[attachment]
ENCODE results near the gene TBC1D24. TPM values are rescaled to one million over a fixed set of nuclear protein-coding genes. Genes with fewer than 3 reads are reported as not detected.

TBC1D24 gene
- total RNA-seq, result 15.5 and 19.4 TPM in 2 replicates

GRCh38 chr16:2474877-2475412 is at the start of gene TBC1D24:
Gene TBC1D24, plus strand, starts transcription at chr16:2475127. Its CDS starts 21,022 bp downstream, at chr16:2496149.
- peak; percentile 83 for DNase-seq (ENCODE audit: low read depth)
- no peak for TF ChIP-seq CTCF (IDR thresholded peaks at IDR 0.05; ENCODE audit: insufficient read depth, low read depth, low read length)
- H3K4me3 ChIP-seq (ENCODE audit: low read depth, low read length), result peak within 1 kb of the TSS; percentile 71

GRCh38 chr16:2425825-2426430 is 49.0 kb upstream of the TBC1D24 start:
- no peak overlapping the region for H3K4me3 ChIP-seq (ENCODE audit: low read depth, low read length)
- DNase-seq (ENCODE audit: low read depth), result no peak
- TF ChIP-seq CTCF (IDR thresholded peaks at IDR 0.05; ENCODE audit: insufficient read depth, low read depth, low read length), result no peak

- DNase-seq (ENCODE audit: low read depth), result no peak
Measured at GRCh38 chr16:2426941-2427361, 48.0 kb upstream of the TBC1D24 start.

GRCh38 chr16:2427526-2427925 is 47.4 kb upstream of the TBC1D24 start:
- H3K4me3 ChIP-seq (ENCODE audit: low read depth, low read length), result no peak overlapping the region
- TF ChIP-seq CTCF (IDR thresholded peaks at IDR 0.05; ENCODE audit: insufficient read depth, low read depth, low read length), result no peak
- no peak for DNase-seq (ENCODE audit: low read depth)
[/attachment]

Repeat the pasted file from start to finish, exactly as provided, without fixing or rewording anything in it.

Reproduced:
ENCODE results near the gene TBC1D24. TPM values are rescaled to one million over a fixed set of nuclear protein-coding genes. Genes with fewer than 3 reads are reported as not detected.

TBC1D24 gene
- total RNA-seq, result 15.5 and 19.4 TPM in 2 replicates

GRCh38 chr16:2474877-2475412 is at the start of gene TBC1D24:
Gene TBC1D24, plus strand, starts transcription at chr16:2475127. Its CDS starts 21,022 bp downstream, at chr16:2496149.
- peak; percentile 83 for DNase-seq (ENCODE audit: low read depth)
- no peak for TF ChIP-seq CTCF (IDR thresholded peaks at IDR 0.05; ENCODE audit: insufficient read depth, low read depth, low read length)
- H3K4me3 ChIP-seq (ENCODE audit: low read depth, low read length), result peak within 1 kb of the TSS; percentile 71

GRCh38 chr16:2425825-2426430 is 49.0 kb upstream of the TBC1D24 start:
- no peak overlapping the region for H3K4me3 ChIP-seq (ENCODE audit: low read depth, low read length)
- DNase-seq (ENCODE audit: low read depth), result no peak
- TF ChIP-seq CTCF (IDR thresholded peaks at IDR 0.05; ENCODE audit: insufficient read depth, low read depth, low read length), result no peak

- DNase-seq (ENCODE audit: low read depth), result no peak
Measured at GRCh38 chr16:2426941-2427361, 48.0 kb upstream of the TBC1D24 start.

GRCh38 chr16:2427526-2427925 is 47.4 kb upstream of the TBC1D24 start:
- H3K4me3 ChIP-seq (ENCODE audit: low read depth, low read length), result no peak overlapping the region
- TF ChIP-seq CTCF (IDR thresholded peaks at IDR 0.05; ENCODE audit: insufficient read depth, low read depth, low read length), result no peak
- no peak for DNase-seq (ENCODE audit: low read depth)